This study found that lower education, higher cannabis dependence, higher exposure to other cannabis users, lower use of coping-related strategies, and psychological distress were associated with unsuccessful attempts to quit cannabis among a community sample. Future interventions for cannabis use may show increased success through tailoring treatments to target these demographics, and through placing an emphasis on the development of coping skills.


  1. 1.

    UNODC: The World Drug Report. 2007,

    Google Scholar 

  2. 2.

    Anthony JC, Warner LA, Kessler RC: Comparative epidemiology of dependence on tobacco, alcohol, controlled substances, and inhalants: Basic findings from the National Comorbidity Survey. Exp Clinical Psychopharm. 1994, 2: 244-268.

    Article  Google Scholar 

  3. 3.

    Degenhardt L, Hall W, Lynskey M: The relationship between cannabis use and other substance use in the general population. Drug Alcohol Depen. 2001, 64: 319-327. 10.1016/S0376-8716(01)00130-2.

    CAS  Article  Google Scholar 

  4. 4.

    Copeland J, Swift W, Roffman R, Stephens R: A randomized controlled trial of brief cognitive-behavioral interventions for cannabis use disorder. Journal of Subst Abuse Treat. 2001, 21: 55-64. 10.1016/S0740-5472(01)00179-9.

    CAS  Article  Google Scholar 

  5. 5.

    Litt MD, Kadden RM, Stephens RS: Coping and self-efficacy in marijuana treatment: Results from the marijuana treatment project. J Consult Clin Psych. 2005, 73: 1015-1025.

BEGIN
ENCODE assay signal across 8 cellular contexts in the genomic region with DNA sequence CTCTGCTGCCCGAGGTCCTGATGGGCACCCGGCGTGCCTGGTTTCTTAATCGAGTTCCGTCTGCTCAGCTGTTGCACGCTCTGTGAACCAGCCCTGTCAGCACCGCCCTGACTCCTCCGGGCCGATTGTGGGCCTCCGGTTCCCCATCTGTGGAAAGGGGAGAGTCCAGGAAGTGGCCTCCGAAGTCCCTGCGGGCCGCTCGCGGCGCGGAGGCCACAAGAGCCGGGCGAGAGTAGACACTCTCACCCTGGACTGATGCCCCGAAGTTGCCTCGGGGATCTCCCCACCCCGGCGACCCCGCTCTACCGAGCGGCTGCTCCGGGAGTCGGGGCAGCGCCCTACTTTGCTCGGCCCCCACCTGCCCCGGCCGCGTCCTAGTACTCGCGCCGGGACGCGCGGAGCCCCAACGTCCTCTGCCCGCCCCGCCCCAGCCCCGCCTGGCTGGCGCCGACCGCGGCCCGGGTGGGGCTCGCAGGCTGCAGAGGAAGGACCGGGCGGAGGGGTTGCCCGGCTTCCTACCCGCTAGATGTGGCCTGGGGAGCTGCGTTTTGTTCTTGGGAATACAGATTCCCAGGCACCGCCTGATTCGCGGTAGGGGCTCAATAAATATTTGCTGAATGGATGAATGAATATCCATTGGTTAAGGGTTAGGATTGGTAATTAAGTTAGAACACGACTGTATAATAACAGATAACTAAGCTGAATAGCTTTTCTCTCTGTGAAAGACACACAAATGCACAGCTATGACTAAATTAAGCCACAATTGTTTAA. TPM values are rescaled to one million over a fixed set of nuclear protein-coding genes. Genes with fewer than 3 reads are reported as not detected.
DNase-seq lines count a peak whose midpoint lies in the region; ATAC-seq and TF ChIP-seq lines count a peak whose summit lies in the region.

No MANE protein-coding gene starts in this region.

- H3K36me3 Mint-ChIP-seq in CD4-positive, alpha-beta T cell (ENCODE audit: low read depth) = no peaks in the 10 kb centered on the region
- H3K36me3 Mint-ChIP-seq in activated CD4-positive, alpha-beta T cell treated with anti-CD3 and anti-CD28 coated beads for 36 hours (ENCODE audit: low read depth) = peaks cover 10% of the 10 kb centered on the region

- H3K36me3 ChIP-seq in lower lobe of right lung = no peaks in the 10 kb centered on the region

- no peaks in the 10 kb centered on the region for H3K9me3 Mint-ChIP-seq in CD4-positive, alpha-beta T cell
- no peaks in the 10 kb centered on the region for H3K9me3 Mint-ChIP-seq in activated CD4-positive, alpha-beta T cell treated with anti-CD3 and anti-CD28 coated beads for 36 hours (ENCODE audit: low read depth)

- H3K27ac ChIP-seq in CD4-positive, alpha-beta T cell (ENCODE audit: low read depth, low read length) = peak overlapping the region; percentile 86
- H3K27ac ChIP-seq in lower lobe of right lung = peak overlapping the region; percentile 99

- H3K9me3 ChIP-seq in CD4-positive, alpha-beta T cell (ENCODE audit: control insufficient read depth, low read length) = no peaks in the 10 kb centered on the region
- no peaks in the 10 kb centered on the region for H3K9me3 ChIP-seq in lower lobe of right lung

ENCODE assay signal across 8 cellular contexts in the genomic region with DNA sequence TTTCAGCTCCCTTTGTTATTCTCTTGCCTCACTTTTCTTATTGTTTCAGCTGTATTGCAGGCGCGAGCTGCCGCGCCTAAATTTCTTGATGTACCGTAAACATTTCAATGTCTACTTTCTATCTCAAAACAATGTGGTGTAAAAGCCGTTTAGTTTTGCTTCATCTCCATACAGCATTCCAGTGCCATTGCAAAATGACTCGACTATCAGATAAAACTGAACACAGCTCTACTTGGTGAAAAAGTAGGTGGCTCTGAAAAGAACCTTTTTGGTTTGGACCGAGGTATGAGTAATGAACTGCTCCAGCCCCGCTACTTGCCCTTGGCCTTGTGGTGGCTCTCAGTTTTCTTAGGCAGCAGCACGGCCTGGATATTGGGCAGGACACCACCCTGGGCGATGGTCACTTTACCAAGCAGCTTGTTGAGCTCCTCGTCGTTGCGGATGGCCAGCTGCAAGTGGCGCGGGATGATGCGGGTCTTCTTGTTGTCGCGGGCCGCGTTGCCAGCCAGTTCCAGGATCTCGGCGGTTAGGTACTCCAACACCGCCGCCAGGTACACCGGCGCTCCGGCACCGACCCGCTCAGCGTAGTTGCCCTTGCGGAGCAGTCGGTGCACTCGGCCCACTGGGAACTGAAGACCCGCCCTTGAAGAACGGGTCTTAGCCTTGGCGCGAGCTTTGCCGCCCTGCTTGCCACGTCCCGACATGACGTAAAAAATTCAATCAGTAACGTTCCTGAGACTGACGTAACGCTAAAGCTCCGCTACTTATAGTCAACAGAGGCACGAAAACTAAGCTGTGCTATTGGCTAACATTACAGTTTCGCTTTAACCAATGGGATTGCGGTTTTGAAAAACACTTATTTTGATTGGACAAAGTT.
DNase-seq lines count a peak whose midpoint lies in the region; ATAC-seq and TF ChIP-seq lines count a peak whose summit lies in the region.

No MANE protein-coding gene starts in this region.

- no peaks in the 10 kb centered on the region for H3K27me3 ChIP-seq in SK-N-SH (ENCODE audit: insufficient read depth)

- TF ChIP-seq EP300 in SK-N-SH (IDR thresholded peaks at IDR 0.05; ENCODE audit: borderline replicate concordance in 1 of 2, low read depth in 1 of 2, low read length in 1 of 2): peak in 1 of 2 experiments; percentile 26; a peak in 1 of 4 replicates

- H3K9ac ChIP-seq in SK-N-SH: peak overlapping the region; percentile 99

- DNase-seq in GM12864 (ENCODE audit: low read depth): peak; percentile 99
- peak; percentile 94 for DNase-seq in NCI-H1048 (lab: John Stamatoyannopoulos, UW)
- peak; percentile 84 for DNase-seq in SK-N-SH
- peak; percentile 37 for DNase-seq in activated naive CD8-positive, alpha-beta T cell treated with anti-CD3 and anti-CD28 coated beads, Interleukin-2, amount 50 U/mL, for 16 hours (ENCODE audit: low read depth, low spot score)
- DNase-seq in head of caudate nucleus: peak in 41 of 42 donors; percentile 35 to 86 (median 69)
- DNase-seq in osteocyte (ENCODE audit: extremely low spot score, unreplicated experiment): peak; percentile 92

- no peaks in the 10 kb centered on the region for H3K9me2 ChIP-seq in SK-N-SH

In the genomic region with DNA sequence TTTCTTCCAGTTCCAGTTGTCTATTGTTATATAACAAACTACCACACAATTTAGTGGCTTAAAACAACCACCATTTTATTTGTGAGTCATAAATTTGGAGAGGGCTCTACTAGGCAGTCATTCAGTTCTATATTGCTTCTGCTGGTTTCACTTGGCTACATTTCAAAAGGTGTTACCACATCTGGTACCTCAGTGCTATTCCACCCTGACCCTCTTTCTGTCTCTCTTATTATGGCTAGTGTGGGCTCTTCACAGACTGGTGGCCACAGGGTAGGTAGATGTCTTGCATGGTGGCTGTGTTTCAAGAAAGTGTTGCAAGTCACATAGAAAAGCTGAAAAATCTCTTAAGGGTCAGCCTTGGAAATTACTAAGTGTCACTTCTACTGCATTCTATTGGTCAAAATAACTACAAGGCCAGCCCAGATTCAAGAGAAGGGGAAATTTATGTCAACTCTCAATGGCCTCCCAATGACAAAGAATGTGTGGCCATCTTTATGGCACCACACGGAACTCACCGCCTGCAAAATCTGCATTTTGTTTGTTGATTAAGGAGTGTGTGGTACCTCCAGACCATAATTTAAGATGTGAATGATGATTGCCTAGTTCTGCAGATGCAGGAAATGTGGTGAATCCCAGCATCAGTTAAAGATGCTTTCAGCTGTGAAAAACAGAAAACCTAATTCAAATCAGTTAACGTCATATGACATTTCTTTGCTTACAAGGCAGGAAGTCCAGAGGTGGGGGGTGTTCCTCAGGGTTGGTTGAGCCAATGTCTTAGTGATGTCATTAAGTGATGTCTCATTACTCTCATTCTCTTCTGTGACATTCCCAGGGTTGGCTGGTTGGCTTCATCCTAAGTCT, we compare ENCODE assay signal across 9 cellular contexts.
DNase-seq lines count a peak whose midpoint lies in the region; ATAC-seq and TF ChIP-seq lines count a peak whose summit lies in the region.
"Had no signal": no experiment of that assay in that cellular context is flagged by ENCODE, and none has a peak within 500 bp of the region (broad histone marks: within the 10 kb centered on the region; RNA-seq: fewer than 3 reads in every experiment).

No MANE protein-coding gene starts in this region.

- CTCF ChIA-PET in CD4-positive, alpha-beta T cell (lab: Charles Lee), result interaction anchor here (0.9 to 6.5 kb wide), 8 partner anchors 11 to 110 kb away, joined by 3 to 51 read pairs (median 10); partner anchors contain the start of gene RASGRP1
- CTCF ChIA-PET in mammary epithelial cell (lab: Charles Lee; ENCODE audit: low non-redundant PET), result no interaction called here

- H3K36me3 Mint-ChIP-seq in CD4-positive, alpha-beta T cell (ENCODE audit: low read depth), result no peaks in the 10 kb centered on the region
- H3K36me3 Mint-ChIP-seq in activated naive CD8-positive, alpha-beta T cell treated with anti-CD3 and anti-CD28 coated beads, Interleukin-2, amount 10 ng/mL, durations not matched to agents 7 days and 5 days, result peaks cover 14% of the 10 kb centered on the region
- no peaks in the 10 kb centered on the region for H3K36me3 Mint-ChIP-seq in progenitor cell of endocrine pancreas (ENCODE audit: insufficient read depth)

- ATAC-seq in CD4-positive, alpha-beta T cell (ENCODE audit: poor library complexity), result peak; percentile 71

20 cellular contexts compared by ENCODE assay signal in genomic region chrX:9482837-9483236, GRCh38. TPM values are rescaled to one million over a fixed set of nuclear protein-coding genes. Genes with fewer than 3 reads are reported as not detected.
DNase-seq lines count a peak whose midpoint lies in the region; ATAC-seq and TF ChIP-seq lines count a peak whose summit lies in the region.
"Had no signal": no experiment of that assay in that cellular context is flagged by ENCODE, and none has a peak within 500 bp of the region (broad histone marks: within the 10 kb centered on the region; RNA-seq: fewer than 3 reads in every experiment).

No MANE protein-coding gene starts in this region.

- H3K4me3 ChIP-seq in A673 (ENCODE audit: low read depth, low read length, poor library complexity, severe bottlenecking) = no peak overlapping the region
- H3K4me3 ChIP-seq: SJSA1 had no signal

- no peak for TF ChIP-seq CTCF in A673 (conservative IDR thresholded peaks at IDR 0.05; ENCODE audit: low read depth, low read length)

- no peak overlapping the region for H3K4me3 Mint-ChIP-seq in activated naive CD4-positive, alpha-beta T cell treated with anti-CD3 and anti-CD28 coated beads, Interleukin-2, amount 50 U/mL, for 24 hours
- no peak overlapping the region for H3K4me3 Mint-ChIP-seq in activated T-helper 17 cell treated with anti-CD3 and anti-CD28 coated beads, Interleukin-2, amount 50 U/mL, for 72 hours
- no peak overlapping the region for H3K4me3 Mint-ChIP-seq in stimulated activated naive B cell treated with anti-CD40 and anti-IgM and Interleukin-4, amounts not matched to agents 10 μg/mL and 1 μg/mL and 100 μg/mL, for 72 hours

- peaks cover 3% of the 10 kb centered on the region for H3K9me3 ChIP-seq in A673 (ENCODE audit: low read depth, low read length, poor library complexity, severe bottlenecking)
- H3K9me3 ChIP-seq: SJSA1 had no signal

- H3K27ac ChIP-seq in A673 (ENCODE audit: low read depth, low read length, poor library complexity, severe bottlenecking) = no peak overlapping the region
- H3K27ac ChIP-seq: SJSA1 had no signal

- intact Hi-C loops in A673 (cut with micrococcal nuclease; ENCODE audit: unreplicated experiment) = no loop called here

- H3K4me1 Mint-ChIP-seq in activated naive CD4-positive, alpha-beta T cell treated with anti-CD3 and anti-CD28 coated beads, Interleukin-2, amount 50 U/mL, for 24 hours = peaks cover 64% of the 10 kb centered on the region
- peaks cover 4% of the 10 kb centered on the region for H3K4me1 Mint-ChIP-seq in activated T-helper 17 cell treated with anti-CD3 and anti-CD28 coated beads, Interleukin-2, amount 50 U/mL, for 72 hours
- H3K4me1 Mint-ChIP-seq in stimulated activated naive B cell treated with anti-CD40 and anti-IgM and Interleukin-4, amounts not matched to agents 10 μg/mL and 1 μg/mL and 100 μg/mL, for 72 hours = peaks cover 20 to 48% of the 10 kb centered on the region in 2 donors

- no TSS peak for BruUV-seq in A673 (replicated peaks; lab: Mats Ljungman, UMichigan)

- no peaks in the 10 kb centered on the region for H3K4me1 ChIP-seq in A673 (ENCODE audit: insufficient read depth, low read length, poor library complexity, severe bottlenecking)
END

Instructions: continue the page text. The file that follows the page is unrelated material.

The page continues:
Article  Google Scholar 

  6. 6.

    Martin G, Copeland J: The Adolescent Cannabis Check-Up: Randomised trial of a brief intervention for young cannabis users. J Subst Abuse Treat. 2008, 34: 407-414. 10.1016/j.jsat.2007.07.004.

    Article  PubMed  Google Scholar 

  7. 7.

    Martin G, Copeland J, Swift W: The Adolescent Cannabis Check-up: Feasibility of a brief intervention for young cannabis users. J Subst Abuse Treat. 2005, 29: 207-213. 10.1016/j.jsat.2005.06.005.

    Article  PubMed  Google Scholar 

  8. 8.

    Aitken SS, DeSantis J, Harford TC, Fe Caces M: Marijuana use among adults: A longitudinal study of current and former users. J Subst Abuse. 2000, 2000: 213-226.

    Article  Google Scholar 

  9. 9.

    Chen K, Kandel DB: Predictors of cessation of marijuana use: An event history analysis. Drug Alcohol Depen. 1998, 50: 109-121. 10.1016/S0376-8716(98)00021-0.

    CAS  Article  Google Scholar 

  10. 10.

    Agosti V, Levin F: Predictors of cannabis dependence recovery among epidemiological survey respondents in the United States. Am J Drug Alcohol Ab. 2007, 33: 81-88. 10.1080/00952990601087364.

    Article  Google Scholar 

  11. 11.

    Hammer T, Vaglum P: Initiation, continuation or discontinuation of cannabis use the general population. Brit J of Addict. 1990, 85: 899-909. 10.1111/j.1360-0443.1990.tb03720.x.

    CAS  Article  Google Scholar 

  12. 12.

    Sussman S, Dent CW: Five-year prospective prediction of marijuana use cessation of youth at continuation high schools. Addict Behav. 2004, 29: 1237-43. 10.1016/j.addbeh.2004.03.024.

    Article  PubMed  Google Scholar 

  13. 13.

    Kandel DB, Ravies VH: Cessation of illicit drug use in young adulthood. Arch Gen Psychiat. 1989, 46: 109-116.

    CAS  Article  PubMed  Google Scholar 

  14. 14.

    Boyd SJ, Tashkin DP, Huestis MA, Heishman SJ, Dermand JC, Simmons MS, Gorelick DA: Strategies for quitting among non-treatment-seeking marijuana smokers. Am J Addict. 2005, 14: 35-42. 10.1080/10550490590899835.

    Article  PubMed  Google Scholar 

  15. 15.

    Ellingstad TP, Sobell LC, Sobell MB, Eickleberry L, Golden CJ: Self-change: A pathway to cannabis abuse resolution. Addict Behav. 2006, 31: 519-530. 10.1016/j.addbeh.2005.05.033.

    Article  PubMed  Google Scholar